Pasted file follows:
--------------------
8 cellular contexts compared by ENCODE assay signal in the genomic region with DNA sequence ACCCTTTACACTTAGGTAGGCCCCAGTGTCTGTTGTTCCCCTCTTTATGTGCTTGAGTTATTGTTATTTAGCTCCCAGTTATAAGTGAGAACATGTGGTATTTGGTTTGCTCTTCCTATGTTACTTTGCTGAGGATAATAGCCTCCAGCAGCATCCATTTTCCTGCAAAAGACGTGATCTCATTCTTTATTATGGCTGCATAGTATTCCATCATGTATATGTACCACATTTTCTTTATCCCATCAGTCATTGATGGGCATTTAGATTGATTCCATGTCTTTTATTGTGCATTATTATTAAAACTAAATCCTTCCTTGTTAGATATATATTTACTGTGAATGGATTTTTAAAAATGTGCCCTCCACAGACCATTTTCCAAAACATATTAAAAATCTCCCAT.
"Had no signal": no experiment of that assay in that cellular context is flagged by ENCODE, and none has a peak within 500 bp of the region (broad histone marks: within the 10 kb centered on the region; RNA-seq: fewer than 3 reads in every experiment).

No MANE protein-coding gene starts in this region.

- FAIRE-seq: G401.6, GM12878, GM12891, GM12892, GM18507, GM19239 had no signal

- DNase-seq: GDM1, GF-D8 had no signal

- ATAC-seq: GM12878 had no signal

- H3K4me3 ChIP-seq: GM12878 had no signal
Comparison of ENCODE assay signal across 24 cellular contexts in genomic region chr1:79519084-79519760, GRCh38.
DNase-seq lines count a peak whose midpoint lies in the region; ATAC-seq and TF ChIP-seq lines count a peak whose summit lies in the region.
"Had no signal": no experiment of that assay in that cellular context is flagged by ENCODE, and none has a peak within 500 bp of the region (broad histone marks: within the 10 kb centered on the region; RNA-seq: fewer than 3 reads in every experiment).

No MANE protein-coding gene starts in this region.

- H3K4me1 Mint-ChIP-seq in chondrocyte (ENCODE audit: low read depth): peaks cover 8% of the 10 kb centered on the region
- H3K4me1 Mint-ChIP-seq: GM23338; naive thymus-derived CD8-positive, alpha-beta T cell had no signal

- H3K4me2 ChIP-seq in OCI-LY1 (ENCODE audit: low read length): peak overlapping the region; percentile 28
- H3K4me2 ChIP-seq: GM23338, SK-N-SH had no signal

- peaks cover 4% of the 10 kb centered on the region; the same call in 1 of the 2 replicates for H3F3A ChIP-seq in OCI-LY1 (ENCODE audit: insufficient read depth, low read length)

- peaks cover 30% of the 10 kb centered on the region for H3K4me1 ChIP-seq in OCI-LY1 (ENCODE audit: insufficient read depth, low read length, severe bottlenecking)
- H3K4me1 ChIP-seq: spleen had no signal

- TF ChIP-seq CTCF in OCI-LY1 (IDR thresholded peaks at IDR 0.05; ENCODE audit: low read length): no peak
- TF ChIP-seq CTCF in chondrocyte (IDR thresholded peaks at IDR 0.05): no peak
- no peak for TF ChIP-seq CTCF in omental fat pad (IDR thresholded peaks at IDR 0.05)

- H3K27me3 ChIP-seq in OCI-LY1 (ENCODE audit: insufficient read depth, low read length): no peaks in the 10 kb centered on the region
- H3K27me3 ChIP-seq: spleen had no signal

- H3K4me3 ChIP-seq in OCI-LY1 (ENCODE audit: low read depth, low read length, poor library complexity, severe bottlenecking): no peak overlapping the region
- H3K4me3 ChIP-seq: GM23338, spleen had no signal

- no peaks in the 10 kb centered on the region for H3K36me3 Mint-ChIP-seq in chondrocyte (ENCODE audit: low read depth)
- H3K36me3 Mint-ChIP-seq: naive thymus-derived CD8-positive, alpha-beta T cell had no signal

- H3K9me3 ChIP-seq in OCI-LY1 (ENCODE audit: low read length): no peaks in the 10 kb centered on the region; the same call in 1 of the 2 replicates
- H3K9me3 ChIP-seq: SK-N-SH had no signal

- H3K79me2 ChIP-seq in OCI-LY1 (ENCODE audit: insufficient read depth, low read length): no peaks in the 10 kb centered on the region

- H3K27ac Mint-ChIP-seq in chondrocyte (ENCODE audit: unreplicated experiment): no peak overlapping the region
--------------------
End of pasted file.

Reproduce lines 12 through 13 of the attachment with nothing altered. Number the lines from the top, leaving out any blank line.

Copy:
- H3K4me1 Mint-ChIP-seq in chondrocyte (ENCODE audit: low read depth): peaks cover 8% of the 10 kb centered on the region
- H3K4me1 Mint-ChIP-seq: GM23338; naive thymus-derived CD8-positive, alpha-beta T cell had no signal